Oregon’s 77-6 win over Nevada was impressive, but is that only a mask for biggers questions that came out of Week 1?
We’ve heard much about coach Mario Cristobal and his determination to rebuild the Oregon Ducks football team into an SEC clone. You know, those big-body, big-smelly, bullies.
Indeed, the Ducks have been fattened, but has that only made them a bigger banquet for others to gobble or will they someday actually win the national championship?
For the time being, Ducks fans have mostly bought into Mario’s approach and are hoping things work according to his plan.
Yes, Oregon is bigger. But after the Auburn game, the Ducks ranked 105th for running the football, the sacred stat for measuring power in the trenches. Auburn ranked 60 spots higher. It is good news that after the Nevada game, Oregon’s ground game returned and the Ducks have moved up to 74th in rushing stats.
But, those are just statistics and as Toby Harrah (former Texas Rangers player) once observed, statistics are like girls in bikinis. They show a lot, but not everything.
Remember the Stanford game from last year and how similar it now feels to the Auburn game of this year? In both, Oregon built nice leads only to see them dwindle in the second half. Each turned on a big mistake and ended with opponents scoring game-winners just before the final gun.
Two big games; two big opponents; two big losses—both at the very end.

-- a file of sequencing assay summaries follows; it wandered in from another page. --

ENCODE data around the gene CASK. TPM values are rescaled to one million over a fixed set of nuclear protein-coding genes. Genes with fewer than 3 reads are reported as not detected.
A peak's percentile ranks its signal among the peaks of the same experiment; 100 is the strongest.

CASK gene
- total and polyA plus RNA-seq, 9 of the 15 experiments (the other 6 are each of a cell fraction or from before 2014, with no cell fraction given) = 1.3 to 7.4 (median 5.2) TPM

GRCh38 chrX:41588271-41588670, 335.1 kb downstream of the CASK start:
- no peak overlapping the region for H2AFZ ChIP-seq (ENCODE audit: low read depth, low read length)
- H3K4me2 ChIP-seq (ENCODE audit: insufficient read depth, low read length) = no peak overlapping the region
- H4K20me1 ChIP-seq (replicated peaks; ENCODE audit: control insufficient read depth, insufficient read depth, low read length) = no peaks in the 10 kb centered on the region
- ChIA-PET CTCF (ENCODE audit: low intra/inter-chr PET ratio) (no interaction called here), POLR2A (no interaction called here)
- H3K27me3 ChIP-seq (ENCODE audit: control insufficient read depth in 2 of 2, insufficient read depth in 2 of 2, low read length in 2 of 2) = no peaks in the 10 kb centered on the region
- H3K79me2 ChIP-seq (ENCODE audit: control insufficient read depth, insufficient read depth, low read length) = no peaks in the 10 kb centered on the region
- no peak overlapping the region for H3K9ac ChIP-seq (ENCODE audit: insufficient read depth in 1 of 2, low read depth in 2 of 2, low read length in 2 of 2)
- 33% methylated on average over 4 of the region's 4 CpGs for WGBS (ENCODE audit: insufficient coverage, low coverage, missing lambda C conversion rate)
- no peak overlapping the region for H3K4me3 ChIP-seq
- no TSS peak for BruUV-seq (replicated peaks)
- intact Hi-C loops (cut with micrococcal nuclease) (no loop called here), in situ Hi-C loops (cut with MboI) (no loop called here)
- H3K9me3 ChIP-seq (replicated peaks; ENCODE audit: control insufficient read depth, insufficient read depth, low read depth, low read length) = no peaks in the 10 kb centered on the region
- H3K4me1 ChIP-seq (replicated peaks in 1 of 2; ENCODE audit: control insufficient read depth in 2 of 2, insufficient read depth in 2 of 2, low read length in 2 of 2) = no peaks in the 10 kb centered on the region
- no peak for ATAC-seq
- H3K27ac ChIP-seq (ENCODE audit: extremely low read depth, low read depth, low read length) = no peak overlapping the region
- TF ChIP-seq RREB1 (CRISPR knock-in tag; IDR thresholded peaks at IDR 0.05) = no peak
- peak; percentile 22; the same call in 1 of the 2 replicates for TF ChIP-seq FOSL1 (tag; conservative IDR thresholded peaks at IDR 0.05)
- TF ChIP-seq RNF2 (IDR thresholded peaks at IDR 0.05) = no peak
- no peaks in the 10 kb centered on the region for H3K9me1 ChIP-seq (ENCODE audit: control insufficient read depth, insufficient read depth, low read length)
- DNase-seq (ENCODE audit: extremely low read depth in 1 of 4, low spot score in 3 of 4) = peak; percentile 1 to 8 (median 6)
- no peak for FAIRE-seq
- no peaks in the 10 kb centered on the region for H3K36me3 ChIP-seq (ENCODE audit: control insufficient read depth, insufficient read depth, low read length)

Did players begin to fade in the heat of the second half against Auburn? Is Cristobal being out-coached during halftime breaks? Is his strategy of full-pedal to the end actually self-defeating? Is he not yet enough of a strategist to win big games?
It doesn’t really matter if it is one of those or all of them, the fingers all still point to coach Cristobal.
And yet, if we stopped with just that, we would be missing the bigger picture—the one of Mario Cristobal as a person; a man of high energy, principled character, and lucid vision. Perhaps he hasn’t yet grasped the finer points of winning big games, but he has great determination and a teachable nature, as evidenced by his recent trip to Alabama to again study at the feet of the self-christened master.
Throughout history, the combination of hard work and teachability has taken persistent people to the summit of success, although their ascents have rarely been rapid.
So, Ducks fans, let me ask you this: If you have a coach who will not rest until he kisses that glass trophy and all he needs is time to get there, then how long are you willing to wait? If a year from now we’re having this same conversation, will you still be on board?
While we don’t know how long it will take nor where it will happen, it seems likely that Cristobal’s journey will someday reach that summit. And along the way, it is likely to be accompanied by this admonition from yesteryear’s Supreme philosopher, Dianna Ross:
“Ain’t no mountain high enough,
Ain’t no valley low enough,
Ain’t no river wide enough,
To keep me from getting to you . . .”
For those Ducks fans whose dispositions rise and fall with the fortunes of lemons and limes, perhaps your steadfastness can be encouraged by these paraphrased words that have thrived through centuries past:
The race is not to the swift, but to those who endure.
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